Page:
Streamline and standardize RD quality of care and treatment to ensure it is effective, efficient, and people-centered through the development and implementation of regionally and resource-relevant clinical guidelines for all types of RDs.
    Ensure that regions and countries also have available resource-relevant clinical guidelines for all types of RDs. Countries and regions should ensure that global guidelines are adapted, contextualized, or updated to consider differences in available resources in different contexts.
  • Investing in capacity-building
    Ensure that patients, through patient organizations, are kept informed and updated on changes in policies, regulations, and services that concern them.
    Ensure countries and regions have an organized network of RD PAGs to share knowledge and experience, as well as to collectively engage in advocacy efforts.
    Government should ensure the availability of mechanisms and spaces for a collaborative process with different stakeholders involved (providers, patients, key opinion leaders, payers, policymakers, academics, etc.), recognizing the role they can play in helping to develop and implement sound RD policies.
    Ensure PAGs have the necessary resources to effectively shape discussions and influence policy decision-making.
  • Ensuring patients’ participation in decision-making
    Empower patients and build the capacity to make their voices heard in the policy environment.
    Ensure patients participate in decision-level conversations at the global, regional, and national levels, having in place mechanisms (at all levels) for their voices to be heard and counted.
    Governments should have mechanisms and requirements for patients’ experiences to be considered during HTA processes.
  • Strengthening stewardship and accountability
    Governments should leverage learnings and lessons from the experiences of other countries (best practices) to guide partnerships and decision-making.
    Create/strengthen global and regional coalitions to channel the voices of patients and other relevant stakeholders to inform policymaking.
    Foster initiatives that help countries access support from international organizations, other countries, etc.
    Ensure mechanisms to assess progress towards policy commitments are available and implemented.
    Acknowledge and create momentum for regulatory and policy change to ensure the regulatory system is up to date and HTA and Incremental Cost-Effectiveness Ratio (ICER) frameworks facilitate access to innovative RDs medicines that may not have a clear cost-benefit ratio.
    Establish a regional coalition for a common approach to investigating and evaluating new types of diagnostics and treatments for RDs.
    Provide support to manufacturers to help them understand and navigate the regulatory processes.
  • Building public awareness
    Implement health promotion campaigns to raise awareness and combat stigma and discrimination against RD patients and their families.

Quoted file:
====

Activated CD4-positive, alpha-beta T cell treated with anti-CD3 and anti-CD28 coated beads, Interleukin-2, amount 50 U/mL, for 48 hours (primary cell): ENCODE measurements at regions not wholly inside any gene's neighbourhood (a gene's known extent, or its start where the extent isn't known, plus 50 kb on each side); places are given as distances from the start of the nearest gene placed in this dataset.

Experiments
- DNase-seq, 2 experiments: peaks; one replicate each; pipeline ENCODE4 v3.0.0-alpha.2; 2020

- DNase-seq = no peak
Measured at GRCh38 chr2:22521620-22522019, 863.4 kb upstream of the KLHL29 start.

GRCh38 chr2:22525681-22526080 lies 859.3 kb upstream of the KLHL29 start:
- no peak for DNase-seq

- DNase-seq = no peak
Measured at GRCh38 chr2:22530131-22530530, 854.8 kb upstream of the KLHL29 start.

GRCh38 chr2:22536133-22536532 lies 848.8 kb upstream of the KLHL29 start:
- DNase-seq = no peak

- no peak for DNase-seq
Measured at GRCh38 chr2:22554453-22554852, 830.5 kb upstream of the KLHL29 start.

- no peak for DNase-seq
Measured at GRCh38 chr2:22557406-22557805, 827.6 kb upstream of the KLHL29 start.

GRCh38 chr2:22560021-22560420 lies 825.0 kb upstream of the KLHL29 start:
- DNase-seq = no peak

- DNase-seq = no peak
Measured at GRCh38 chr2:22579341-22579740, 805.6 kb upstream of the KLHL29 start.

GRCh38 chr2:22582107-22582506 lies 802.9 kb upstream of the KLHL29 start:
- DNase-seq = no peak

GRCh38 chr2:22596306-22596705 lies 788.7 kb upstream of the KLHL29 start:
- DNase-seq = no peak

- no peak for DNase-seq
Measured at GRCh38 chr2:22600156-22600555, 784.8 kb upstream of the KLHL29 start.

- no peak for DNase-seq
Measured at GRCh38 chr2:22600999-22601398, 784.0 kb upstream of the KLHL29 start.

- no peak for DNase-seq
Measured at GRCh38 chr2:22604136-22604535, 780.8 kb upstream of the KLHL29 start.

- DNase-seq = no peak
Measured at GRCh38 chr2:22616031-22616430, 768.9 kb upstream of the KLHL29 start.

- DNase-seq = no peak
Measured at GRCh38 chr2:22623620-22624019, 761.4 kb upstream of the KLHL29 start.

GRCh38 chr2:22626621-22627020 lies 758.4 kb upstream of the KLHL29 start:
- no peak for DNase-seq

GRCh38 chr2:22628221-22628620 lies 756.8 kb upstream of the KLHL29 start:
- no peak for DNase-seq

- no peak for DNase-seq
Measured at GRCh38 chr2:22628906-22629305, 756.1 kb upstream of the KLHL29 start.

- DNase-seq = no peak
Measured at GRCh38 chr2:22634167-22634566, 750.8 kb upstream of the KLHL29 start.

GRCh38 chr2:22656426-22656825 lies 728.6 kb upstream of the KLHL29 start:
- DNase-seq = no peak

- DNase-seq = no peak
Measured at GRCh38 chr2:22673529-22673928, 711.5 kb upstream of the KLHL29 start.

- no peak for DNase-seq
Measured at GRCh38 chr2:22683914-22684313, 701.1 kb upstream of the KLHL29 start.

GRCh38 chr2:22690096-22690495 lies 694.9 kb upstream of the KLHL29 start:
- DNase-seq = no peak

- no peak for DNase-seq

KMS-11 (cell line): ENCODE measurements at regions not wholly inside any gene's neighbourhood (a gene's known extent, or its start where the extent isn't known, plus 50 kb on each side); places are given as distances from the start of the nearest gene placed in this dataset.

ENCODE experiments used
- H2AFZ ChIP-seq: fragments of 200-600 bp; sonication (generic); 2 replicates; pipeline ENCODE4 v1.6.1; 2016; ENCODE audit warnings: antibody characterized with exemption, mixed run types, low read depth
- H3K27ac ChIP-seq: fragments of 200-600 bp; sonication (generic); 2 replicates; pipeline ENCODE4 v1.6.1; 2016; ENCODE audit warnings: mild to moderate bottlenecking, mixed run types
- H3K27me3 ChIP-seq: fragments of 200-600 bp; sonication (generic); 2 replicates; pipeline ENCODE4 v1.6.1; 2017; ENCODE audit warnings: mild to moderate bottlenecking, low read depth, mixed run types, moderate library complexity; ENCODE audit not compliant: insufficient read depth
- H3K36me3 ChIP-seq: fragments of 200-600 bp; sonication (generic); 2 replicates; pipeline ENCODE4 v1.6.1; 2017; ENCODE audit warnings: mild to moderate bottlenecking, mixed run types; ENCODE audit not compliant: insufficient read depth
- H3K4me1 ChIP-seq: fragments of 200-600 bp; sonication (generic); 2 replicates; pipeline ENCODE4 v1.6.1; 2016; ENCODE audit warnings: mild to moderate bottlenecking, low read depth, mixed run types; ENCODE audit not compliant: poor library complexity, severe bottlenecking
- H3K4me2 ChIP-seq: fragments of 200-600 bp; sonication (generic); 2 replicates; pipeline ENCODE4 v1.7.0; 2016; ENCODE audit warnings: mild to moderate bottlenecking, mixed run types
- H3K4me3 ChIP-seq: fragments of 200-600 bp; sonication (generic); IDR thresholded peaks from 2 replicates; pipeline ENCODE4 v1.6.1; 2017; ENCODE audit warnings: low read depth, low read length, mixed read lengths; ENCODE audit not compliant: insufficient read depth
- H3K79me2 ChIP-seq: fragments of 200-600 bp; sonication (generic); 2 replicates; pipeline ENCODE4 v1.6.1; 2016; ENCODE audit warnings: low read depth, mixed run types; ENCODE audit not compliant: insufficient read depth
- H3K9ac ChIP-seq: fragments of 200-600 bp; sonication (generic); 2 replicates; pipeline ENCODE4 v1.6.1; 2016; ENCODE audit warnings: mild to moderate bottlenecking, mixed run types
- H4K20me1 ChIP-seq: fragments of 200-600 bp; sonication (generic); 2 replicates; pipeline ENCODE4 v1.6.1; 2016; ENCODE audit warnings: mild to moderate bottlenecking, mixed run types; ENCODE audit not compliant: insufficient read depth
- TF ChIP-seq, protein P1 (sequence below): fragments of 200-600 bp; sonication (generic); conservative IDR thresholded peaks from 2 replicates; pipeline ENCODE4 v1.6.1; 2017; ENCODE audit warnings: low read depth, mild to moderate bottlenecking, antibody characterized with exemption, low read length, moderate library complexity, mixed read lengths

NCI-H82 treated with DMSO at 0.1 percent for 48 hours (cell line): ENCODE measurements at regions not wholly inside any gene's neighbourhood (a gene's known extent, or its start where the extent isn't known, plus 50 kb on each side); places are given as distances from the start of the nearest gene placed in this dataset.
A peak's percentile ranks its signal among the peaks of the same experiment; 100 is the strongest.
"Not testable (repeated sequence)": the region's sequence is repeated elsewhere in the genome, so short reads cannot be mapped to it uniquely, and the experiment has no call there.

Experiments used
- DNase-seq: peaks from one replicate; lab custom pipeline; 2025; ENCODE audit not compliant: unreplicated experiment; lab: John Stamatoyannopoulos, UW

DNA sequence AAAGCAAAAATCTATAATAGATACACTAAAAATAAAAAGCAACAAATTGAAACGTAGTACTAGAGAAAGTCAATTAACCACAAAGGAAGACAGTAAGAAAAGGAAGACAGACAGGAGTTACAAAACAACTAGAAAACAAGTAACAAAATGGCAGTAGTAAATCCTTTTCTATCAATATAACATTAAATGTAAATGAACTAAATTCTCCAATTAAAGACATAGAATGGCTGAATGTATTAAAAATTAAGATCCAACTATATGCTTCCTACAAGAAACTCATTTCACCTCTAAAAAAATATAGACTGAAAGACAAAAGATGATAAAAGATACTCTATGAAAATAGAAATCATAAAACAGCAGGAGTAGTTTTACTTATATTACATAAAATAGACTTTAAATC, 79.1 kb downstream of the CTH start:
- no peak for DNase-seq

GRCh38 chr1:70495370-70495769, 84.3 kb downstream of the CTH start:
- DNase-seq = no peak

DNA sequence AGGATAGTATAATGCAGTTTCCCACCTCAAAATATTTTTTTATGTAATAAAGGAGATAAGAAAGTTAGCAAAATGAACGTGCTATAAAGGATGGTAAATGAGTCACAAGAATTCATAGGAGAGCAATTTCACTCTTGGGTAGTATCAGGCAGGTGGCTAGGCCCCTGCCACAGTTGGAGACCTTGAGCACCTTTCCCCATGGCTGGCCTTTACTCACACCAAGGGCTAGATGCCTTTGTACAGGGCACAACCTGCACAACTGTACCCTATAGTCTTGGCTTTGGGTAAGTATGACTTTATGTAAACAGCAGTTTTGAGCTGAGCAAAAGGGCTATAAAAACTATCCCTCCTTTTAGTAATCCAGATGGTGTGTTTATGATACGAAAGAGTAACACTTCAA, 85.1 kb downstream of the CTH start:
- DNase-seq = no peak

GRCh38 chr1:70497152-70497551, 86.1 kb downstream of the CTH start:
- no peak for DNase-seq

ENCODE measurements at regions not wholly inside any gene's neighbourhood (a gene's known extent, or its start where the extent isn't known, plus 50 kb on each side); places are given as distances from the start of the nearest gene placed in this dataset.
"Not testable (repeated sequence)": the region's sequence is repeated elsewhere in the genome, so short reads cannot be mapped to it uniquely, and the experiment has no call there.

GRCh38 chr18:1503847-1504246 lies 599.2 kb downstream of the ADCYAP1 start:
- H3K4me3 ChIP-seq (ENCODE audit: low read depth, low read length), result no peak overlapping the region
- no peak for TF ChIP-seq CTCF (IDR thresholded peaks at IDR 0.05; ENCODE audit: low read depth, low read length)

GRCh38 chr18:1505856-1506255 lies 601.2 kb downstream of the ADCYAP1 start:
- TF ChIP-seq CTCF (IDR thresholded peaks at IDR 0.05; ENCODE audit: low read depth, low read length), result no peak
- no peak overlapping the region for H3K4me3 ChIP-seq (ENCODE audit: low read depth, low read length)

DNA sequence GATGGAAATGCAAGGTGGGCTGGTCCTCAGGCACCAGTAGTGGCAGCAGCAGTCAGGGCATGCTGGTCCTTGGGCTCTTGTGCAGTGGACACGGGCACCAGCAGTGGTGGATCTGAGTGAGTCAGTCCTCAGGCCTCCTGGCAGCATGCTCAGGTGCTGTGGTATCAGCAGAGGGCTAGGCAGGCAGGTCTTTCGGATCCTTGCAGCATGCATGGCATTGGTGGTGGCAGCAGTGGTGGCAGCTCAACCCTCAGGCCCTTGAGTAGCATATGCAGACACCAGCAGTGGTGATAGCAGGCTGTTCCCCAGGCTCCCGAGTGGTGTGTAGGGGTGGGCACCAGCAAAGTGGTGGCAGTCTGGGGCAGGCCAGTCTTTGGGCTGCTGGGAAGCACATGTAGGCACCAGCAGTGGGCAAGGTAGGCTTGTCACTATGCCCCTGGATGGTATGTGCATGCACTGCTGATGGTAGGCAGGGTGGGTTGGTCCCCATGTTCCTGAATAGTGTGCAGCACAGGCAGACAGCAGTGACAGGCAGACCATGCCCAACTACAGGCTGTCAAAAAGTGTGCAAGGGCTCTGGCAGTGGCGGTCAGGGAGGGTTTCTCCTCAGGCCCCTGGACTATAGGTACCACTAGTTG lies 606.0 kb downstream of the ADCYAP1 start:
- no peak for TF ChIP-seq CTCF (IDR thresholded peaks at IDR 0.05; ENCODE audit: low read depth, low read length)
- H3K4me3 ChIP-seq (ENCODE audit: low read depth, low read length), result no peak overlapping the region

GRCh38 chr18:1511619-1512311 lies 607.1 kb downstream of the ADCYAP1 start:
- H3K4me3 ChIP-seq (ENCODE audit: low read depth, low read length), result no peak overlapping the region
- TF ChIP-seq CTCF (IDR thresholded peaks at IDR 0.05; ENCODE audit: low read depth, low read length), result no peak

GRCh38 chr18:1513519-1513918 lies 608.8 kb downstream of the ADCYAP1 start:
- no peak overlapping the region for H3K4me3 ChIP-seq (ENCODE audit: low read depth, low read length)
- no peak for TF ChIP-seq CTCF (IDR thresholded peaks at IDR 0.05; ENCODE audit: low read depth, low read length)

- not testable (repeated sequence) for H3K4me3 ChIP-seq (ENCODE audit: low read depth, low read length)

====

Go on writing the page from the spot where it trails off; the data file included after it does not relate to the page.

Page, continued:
Improve public–private partnerships and collaboration to leverage existing initiatives and expand their impact on the RD landscape.
    Tackle the high economic impact of RDs by improving health services capabilities, including aspects of diagnosis, integration, and coordination of care, medical and clinical practitioners’ capacity, and care and clinical pathways.
  • Supporting the development of diagnostics
    Support the development of, and access to, diagnostics and screening technologies (e.g., whole genome sequencing and NBS) to shed light on the true burden of disease.
    Recognize and attend to the need to fund diagnostics (to drive natural history studies, for example) for incurable diseases (for now) to spur innovation.

5. Limitations

The methodology used to develop this paper (a review of literature and a process of discussion and validation by experts) contributed to creating a comprehensive narrative that considered a diversity of conditions, multiple dimensions, and myriad resources (from national to regional evidence) at the same time. Conveying all these dimensions had not been possible using a systematic review methodology. We do, however, acknowledge and understand that in consequence, the replicability of the study is limited.
Furthermore, since data and evidence on RDs come from myriad resources, they cannot be seamlessly generalized across regions. This is also the case of policy-related evidence. While a summary of evidence on RD policies was included, extrapolation of this information must be performed carefully. This is especially true for lower-income countries, where RD policies are just developing and where intrinsic challenges persist in measuring outcomes.
Finally, while most references are peer-reviewed pieces, in some cases, to resolve gaps in evidence, gray literature was considered. In such cases, sources were appraised to ensure quality and credibility.

6. Conclusions

RDs are often severe, chronic, and progressive, with high mortality associated with them. RDs have profound negative impacts on patients, their families, and societies, and RD patients often face many challenges to have their needs met. RDs are only recently and progressively becoming a policy priority for the UN and WHO, extending an invitation to increase health policies and initiatives at the regional and country levels. The SDGs share the vision of a world in which no one is left behind and in which health equity is promoted. Responding to and resolving the needs of the RD community is paramount to achieving this vision, a world where in fact no one is left behind.